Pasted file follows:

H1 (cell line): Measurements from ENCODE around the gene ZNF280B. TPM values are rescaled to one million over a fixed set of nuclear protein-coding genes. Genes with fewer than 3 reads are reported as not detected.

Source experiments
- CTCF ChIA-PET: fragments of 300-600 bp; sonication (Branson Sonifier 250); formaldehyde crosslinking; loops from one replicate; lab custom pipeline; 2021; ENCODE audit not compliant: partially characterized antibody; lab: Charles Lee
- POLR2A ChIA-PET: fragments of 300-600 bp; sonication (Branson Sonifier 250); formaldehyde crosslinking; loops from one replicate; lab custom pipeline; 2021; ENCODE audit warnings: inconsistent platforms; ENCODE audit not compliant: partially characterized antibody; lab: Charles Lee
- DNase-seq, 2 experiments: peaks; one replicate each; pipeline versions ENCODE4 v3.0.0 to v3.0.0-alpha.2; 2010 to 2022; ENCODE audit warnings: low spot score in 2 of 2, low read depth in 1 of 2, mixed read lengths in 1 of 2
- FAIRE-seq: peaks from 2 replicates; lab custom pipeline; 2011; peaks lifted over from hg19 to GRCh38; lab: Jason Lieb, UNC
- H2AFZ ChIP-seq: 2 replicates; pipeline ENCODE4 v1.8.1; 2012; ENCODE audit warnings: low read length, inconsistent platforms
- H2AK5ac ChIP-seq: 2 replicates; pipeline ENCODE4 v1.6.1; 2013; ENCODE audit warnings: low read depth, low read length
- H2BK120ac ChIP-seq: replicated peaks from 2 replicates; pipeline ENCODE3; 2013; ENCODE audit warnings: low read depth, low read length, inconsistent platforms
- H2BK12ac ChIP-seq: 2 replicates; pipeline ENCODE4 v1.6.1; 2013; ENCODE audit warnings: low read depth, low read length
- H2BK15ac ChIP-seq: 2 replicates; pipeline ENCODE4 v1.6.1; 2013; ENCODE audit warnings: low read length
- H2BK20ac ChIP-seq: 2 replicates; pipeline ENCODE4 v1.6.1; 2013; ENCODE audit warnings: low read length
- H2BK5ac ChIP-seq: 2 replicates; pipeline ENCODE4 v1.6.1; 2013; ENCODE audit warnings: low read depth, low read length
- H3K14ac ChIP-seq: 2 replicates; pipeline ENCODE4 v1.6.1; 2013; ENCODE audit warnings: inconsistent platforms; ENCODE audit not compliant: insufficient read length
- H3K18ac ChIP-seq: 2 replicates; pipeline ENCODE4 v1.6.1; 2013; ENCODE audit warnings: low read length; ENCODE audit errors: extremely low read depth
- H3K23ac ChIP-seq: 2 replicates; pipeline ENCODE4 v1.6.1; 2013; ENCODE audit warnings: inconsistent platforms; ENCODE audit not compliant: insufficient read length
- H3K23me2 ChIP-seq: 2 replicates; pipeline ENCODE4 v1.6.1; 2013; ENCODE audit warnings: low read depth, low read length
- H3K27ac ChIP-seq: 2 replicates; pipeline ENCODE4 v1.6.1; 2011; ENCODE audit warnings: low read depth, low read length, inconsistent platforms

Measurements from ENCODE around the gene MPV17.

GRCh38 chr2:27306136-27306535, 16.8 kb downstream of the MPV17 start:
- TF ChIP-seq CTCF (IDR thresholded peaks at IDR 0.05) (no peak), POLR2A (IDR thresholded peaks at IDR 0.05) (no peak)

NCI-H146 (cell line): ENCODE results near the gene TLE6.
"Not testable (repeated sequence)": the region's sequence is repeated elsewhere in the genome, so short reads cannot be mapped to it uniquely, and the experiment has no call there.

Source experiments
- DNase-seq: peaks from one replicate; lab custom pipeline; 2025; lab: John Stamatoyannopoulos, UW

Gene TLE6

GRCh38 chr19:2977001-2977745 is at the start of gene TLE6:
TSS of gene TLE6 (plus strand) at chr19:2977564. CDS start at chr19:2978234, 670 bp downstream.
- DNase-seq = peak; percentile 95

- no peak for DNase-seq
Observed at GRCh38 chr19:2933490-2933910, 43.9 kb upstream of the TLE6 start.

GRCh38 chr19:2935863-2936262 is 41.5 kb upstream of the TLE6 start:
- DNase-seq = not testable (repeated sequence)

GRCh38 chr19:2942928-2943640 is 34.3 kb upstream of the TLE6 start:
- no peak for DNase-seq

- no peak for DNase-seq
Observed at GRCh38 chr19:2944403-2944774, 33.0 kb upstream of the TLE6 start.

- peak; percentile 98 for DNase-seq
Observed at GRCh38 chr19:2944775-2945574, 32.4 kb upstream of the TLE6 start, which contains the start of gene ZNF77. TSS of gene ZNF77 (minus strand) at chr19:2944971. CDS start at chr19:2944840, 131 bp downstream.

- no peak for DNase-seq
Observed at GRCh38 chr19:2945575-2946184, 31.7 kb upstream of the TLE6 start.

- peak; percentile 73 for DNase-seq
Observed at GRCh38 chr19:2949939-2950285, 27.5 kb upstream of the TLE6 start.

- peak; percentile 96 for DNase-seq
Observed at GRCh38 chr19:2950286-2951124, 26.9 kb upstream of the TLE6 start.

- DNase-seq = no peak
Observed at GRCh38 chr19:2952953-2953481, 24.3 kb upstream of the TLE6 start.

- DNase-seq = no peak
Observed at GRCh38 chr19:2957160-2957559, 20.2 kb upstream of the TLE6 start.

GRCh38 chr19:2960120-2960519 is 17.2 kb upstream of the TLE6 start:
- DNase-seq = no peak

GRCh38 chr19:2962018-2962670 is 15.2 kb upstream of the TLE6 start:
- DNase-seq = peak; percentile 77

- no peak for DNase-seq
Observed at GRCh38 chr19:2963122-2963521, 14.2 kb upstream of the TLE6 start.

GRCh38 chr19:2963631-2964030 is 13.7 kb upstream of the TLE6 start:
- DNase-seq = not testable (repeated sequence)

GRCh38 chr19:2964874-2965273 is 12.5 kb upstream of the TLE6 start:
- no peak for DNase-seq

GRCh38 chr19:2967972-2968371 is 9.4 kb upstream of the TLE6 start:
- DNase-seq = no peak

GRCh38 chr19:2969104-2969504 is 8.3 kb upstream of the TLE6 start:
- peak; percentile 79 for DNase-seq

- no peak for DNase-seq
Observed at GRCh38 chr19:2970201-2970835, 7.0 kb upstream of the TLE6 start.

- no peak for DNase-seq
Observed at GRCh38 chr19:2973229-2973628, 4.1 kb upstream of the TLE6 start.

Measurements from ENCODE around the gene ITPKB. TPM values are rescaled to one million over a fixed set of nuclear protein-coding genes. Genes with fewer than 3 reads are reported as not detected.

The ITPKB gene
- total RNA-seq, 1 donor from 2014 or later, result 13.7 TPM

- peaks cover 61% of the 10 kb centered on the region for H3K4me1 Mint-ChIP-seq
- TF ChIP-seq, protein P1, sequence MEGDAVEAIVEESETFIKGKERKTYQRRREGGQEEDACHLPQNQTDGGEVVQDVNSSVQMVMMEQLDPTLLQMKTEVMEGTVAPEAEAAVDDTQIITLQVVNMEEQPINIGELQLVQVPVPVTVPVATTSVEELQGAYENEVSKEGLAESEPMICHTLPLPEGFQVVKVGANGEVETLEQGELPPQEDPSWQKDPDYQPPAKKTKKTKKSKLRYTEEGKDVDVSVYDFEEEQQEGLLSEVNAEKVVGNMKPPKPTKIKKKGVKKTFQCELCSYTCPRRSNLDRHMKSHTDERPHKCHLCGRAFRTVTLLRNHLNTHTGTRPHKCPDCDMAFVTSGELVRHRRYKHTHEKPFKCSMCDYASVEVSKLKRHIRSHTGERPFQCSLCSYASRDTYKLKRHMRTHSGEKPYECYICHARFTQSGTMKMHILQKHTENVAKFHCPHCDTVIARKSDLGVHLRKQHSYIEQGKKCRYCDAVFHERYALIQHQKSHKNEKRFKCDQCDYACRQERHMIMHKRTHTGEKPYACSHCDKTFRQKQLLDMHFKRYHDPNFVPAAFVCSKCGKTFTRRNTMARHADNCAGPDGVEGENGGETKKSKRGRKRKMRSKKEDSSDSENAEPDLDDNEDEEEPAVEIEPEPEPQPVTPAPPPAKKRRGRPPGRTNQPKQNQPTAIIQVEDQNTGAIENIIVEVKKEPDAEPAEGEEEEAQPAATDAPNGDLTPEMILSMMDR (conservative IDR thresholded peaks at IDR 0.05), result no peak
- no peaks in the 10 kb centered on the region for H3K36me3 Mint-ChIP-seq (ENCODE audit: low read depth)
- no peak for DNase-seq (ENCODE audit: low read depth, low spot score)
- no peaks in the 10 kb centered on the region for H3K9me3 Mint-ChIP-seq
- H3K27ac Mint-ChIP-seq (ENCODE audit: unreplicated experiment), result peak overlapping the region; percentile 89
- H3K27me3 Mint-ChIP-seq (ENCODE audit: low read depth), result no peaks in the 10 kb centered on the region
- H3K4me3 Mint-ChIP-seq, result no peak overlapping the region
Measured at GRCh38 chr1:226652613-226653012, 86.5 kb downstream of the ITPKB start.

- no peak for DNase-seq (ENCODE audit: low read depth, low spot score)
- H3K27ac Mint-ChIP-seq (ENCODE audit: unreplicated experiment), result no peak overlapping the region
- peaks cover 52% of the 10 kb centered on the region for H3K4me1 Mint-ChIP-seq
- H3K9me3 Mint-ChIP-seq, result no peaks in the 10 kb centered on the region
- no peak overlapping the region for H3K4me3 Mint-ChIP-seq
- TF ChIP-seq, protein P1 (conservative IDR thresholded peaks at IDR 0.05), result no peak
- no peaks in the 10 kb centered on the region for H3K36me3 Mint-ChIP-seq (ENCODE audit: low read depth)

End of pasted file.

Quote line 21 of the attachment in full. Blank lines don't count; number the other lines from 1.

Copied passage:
- TF ChIP-seq CTCF (IDR thresholded peaks at IDR 0.05) (no peak), POLR2A (IDR thresholded peaks at IDR 0.05) (no peak)